Tracy Sharp grew up in a small mining town in Northern Ontario, Canada, where there wasn’t much to do, aside from winter sports, except write stories to scare herself silly. She now lives in Upstate NY with her family.
What inspires you to write?
It could be anything, from news stories to a conversation snippet I hear when I’m out doing just about anything. It could be something I see. But the things that really get me tapping away at the keyboard are usually issues that I don’t undertand. Something that outrages me. That is what lights a fire under my butt so that I can’t help but write about it.
Tell us about your writing process
I’m part plotter and part panster. I begin with an idea, and a very loose map of the story. I open a Word document and place text boxes on it, typing in known scenes. I color code them according to which plot thread they belong to. As I get deeper and more involved in the story, more scenes come to me, and I move the text boxes around. Research often dictates which way the story will go, as well. So changes are often made.
The story rarely turns out as I think it will initially, and I’m always amazed by that. Books really do take on a life of their own as you’re writing them.
I go through the document three times before sending it to my editor, then make any other changes that are needed. The editor always catches inconsistencies that I miss. Like, “she had green eyes on page 11, now she has blue.”
For Fiction Writers: Do you listen (or talk to) to your characters?
I hear conversations in my head. Snippets of dialogue. I picture scenes in my head all the time, especially when I’m cleaning the house, cooking or baking. It’s funny how doing mundane things will trigger new scenes to emerge in my mind.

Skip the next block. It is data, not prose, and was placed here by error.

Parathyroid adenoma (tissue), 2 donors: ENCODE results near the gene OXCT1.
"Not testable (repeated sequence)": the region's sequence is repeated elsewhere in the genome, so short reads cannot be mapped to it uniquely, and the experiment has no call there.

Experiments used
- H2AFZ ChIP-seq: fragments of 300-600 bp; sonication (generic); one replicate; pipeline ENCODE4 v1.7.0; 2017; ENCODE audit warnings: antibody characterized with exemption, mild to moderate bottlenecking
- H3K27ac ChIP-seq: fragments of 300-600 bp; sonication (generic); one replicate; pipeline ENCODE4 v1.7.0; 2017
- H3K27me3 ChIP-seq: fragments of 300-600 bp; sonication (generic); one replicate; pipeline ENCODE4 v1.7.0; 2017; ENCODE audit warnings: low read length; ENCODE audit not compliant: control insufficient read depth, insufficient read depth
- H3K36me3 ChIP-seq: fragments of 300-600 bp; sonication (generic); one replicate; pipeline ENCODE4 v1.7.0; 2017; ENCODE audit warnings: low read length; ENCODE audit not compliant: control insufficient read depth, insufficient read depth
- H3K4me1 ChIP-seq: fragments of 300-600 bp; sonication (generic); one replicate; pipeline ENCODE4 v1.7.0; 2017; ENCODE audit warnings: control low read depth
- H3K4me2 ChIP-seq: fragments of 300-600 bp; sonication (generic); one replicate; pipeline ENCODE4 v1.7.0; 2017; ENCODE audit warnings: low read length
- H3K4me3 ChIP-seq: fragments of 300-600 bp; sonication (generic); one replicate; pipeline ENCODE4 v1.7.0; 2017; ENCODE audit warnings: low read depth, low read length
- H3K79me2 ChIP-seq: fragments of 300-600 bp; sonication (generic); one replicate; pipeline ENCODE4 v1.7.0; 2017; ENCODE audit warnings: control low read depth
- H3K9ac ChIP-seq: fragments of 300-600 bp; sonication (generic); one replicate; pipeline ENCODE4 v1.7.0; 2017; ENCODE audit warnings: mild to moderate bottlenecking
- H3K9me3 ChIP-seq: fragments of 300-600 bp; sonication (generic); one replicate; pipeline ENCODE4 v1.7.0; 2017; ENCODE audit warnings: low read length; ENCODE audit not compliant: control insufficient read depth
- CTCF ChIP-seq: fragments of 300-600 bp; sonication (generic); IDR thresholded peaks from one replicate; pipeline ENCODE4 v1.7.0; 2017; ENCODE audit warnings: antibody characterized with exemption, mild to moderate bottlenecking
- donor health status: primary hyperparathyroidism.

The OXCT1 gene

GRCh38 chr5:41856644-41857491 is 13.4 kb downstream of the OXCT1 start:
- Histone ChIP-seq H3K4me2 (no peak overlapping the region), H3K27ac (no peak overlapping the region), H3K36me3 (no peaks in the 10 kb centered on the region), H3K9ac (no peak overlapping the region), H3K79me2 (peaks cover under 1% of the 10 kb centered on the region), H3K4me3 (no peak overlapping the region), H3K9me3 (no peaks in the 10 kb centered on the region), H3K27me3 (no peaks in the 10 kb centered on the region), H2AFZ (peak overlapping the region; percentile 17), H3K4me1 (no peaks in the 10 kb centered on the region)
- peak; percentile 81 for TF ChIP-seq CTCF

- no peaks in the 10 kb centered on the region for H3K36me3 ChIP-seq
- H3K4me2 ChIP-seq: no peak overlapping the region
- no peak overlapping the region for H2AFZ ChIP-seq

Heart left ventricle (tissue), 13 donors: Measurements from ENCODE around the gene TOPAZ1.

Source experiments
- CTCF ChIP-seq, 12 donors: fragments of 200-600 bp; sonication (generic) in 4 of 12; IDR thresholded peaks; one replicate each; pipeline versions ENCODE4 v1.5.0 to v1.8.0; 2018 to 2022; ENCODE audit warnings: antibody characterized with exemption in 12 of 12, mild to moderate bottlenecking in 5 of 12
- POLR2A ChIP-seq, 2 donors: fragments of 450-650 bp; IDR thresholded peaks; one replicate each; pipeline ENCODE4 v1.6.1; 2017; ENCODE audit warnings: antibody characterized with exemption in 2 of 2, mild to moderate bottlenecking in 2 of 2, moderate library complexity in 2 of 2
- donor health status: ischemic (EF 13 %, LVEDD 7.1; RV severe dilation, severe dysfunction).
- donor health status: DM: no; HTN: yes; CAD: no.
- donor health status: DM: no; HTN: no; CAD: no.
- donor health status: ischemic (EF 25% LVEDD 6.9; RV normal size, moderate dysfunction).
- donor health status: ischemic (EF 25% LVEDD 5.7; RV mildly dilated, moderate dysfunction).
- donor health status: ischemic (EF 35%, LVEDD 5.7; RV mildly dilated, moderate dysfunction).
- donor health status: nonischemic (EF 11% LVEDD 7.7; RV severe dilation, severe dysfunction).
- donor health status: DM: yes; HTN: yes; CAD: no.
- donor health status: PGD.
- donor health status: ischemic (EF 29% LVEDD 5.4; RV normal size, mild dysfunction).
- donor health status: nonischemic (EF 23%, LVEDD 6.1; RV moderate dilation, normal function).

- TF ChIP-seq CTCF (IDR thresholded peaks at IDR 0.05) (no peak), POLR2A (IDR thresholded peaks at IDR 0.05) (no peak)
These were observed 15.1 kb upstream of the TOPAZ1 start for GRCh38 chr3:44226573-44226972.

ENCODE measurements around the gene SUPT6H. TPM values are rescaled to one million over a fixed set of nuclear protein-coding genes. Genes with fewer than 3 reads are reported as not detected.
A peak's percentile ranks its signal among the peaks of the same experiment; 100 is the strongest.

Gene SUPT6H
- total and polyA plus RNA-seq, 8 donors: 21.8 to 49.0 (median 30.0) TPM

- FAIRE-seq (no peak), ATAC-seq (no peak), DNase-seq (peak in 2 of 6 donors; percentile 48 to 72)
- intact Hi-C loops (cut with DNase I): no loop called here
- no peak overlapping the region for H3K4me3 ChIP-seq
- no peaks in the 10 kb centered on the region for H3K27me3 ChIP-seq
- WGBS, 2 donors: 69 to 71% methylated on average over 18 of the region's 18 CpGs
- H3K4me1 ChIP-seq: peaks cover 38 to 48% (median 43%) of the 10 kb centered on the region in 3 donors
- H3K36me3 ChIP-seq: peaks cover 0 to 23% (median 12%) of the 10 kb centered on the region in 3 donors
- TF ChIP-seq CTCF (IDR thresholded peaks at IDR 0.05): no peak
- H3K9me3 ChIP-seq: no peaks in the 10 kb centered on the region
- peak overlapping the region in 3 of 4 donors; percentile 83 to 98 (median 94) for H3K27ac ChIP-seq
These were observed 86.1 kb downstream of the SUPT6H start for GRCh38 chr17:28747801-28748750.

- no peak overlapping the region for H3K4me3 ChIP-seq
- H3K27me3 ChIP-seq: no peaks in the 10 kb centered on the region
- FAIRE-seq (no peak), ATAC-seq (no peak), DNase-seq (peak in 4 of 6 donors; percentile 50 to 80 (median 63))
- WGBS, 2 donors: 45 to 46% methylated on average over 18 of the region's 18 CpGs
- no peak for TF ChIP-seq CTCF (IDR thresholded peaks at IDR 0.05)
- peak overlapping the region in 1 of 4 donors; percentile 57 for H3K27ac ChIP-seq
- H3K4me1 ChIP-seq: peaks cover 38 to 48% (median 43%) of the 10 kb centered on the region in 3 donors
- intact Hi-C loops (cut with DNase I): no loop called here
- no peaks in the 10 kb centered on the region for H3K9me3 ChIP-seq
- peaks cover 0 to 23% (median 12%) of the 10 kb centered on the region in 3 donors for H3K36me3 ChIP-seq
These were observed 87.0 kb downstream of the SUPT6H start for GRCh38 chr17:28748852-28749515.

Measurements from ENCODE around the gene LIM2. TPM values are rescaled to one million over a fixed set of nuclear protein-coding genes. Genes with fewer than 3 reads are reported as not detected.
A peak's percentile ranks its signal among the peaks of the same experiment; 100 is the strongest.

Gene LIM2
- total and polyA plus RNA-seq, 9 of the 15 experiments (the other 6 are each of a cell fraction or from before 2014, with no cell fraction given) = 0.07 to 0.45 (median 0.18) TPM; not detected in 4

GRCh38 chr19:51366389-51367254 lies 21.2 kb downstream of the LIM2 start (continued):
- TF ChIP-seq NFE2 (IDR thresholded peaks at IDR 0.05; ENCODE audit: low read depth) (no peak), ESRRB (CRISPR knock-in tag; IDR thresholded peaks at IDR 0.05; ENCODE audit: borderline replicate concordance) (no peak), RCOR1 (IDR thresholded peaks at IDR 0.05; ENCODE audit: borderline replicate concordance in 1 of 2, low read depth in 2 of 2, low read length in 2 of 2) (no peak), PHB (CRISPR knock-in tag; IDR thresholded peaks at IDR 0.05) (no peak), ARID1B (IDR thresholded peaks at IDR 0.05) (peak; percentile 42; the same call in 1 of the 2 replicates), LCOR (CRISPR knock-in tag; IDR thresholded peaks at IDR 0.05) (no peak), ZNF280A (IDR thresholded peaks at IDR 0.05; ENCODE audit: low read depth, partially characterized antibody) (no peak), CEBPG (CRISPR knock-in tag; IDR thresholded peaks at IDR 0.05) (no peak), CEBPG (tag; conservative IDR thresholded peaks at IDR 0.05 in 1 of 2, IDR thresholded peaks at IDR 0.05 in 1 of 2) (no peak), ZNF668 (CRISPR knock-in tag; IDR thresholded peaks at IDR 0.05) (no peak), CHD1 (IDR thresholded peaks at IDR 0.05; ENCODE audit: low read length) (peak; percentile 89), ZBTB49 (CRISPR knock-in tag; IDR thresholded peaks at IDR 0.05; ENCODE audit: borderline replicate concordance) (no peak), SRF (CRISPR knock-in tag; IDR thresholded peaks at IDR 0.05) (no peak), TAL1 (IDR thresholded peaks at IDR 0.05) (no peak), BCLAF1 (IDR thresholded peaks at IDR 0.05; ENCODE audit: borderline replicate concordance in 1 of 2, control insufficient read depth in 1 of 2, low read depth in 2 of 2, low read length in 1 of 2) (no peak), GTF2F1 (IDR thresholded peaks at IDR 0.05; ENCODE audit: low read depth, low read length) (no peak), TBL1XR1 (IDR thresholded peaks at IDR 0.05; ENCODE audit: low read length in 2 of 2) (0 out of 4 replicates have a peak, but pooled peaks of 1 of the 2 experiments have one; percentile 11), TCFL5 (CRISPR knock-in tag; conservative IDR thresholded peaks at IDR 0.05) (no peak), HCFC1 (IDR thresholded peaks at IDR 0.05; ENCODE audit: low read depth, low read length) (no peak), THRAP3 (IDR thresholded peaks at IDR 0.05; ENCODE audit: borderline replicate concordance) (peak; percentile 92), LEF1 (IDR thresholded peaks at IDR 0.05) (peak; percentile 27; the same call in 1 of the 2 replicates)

How did you decide how to publish your books?
The first two books of my Leah Ryan series were with one publisher, and after I wrote the third, Dirty Business, I moved them to another. It was just the way things were done. Having a publisher. But although I got many great reviews, they never really took off. When my last publisher decided to merge with another, I opted to try self-publishing rather than merge with the new publisher. I got my rights back and have done much better on my own.
What do I advise? Honestly, I’m a big fan of Joe Konrath. If you’re trying to figure out what you should do as a new writer, go check out his blog. He predicted years ago what would happen in the publishing business. He has his finger on the pulse of the book selling business. Many writers are jumping ship and doing much better on their own. Many were rejected, and their books aer now selling well. This isn’t true for everyone, but it is true for many. Joe’s blog is here http://jakonrath.blogspot.com/
What do you think about the future of book publishing?
The times are changing. Ebooks are the main form of books sold today. Everything is becoming electronic. You can either embrace it or fight it, but if you fight it, you won’t survive in this business. Writers need to be willing to change, adapt, and roll with the changes. Bookstores all over the country are closing. That should tell you something.
What do you use?
Professional Editor, Professional Cover Designer, Beta Readers
What genres do you write?
Young Adult, Teen, Romantic Suspense, Thriller, Mystery, Horror, Dark Fantasy, Urban Fantasy
What formats are your books in?